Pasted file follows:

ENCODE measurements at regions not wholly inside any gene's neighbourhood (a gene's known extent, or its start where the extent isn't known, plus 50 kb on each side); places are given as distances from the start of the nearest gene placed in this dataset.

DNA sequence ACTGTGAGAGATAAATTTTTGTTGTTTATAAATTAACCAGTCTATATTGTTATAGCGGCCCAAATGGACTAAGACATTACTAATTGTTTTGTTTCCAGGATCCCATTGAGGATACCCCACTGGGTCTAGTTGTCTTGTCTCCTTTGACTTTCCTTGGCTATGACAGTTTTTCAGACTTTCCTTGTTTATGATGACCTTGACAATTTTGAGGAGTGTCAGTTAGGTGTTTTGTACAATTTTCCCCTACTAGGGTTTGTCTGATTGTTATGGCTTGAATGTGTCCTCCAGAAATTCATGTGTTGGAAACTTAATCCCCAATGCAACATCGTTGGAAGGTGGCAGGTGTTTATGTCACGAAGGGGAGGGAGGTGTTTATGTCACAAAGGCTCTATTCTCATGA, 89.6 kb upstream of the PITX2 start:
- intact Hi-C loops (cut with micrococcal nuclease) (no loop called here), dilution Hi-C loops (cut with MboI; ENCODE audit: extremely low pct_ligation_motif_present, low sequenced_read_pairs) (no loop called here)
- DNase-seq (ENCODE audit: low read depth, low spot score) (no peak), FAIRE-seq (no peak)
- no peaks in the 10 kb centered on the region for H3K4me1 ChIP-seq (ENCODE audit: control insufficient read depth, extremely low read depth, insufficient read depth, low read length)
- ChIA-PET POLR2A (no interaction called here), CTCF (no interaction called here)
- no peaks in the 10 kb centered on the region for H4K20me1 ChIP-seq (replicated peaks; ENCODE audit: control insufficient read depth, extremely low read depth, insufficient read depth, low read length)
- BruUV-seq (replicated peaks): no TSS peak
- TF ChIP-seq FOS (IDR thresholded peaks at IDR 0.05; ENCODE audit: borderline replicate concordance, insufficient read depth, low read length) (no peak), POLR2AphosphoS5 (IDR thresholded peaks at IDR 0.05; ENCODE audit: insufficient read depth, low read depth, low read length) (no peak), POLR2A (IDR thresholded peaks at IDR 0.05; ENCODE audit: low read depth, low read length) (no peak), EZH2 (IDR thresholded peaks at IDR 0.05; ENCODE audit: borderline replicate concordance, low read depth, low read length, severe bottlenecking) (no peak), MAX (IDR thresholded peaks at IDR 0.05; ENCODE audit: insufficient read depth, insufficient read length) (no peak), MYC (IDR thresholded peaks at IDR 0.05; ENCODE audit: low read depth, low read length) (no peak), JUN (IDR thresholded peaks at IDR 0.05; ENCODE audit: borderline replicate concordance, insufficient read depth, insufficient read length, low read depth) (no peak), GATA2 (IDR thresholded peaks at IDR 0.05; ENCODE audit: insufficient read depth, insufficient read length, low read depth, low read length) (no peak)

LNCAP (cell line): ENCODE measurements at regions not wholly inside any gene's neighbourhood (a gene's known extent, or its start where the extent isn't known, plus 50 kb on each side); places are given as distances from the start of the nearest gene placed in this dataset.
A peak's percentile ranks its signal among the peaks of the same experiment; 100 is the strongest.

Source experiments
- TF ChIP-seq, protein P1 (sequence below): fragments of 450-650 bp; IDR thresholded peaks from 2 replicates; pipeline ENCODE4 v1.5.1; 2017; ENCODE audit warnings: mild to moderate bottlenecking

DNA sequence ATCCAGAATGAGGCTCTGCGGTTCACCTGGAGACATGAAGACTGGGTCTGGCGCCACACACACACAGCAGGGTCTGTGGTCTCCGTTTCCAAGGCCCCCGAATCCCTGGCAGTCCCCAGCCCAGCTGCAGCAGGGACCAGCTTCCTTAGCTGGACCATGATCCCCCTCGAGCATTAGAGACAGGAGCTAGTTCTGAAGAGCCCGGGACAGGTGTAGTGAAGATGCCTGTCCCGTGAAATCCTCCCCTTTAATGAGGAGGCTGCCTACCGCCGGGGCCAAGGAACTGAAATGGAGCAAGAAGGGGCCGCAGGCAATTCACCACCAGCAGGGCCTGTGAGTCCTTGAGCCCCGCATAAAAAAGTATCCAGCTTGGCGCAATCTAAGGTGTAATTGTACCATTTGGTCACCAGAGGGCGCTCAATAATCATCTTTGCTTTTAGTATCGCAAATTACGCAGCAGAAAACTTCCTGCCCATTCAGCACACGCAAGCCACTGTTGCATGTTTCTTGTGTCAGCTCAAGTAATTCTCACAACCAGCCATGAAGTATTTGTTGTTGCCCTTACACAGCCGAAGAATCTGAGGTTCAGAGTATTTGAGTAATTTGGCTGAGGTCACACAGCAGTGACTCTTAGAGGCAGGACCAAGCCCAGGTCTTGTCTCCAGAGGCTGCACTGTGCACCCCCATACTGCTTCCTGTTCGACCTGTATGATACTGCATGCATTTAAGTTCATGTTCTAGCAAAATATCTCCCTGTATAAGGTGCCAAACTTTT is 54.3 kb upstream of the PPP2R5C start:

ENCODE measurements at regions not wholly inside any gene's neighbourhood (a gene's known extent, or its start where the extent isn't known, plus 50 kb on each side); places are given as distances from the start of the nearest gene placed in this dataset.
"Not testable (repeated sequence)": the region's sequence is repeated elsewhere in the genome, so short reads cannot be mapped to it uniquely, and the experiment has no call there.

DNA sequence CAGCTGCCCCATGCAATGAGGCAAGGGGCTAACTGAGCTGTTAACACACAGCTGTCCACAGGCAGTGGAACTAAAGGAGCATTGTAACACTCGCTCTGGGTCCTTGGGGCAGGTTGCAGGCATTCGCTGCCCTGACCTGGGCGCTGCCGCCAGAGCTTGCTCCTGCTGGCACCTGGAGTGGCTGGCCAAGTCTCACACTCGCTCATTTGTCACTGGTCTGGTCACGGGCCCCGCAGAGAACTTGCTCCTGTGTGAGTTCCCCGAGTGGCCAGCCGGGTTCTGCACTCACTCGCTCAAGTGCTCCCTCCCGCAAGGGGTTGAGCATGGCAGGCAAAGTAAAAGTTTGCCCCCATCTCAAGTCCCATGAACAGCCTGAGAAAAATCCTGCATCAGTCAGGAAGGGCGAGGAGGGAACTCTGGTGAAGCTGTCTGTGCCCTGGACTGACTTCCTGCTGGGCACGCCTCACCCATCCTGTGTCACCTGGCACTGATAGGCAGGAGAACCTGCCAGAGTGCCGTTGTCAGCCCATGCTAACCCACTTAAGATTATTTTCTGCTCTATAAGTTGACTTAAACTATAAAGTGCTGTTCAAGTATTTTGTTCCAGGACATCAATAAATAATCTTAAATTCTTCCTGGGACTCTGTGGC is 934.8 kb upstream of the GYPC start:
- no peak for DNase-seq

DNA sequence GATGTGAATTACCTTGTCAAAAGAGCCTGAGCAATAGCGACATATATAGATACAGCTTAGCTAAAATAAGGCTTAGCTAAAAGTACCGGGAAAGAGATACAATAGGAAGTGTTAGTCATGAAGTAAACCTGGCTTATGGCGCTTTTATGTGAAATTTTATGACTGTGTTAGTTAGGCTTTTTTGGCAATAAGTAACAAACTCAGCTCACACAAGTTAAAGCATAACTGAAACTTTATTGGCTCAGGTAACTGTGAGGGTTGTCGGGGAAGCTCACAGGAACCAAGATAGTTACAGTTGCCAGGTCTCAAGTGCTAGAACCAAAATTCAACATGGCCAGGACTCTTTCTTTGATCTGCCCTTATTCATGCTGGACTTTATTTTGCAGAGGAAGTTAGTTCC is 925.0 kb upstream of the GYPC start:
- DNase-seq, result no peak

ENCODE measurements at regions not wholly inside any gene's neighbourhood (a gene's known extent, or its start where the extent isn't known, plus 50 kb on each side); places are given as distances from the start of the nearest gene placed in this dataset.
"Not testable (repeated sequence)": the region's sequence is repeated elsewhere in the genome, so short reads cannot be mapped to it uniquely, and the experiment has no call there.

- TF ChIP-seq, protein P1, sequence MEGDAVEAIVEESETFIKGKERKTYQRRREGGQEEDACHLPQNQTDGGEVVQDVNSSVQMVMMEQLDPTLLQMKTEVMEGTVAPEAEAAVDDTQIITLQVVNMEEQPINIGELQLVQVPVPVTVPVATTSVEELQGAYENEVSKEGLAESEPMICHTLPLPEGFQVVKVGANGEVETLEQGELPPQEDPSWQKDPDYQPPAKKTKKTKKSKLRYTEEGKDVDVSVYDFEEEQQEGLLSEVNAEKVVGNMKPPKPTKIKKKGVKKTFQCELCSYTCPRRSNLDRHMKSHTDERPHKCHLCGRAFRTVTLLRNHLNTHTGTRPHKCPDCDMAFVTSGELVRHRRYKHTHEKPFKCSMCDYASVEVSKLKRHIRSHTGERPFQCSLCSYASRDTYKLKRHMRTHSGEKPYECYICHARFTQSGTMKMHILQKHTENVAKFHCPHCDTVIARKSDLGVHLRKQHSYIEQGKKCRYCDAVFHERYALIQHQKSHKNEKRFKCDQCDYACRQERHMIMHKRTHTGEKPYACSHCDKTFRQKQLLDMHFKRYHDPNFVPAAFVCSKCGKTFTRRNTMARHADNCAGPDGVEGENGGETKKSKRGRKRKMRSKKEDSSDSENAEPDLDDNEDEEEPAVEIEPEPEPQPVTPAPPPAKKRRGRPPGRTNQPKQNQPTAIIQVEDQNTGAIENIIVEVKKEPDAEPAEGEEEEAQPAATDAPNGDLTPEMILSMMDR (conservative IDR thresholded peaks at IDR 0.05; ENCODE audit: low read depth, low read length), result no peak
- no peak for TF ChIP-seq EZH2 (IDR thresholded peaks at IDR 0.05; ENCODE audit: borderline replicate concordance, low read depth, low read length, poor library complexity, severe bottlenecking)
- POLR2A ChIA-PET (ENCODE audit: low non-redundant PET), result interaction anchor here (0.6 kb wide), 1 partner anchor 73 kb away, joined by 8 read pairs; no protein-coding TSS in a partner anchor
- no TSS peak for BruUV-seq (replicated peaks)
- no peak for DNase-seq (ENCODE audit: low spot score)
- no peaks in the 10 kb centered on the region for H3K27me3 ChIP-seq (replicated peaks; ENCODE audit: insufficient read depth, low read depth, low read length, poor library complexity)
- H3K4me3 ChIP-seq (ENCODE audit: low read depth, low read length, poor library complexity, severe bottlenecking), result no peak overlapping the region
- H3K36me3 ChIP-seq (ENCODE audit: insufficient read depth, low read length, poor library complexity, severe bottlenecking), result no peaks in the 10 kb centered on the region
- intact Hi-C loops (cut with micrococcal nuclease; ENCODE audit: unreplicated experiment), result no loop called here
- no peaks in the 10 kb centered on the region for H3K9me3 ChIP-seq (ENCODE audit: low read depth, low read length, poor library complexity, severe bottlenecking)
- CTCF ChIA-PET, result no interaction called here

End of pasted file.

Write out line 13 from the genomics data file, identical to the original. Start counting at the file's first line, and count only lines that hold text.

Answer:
- TF ChIP-seq, protein P1 (sequence below): fragments of 450-650 bp; IDR thresholded peaks from 2 replicates; pipeline ENCODE4 v1.5.1; 2017; ENCODE audit warnings: mild to moderate bottlenecking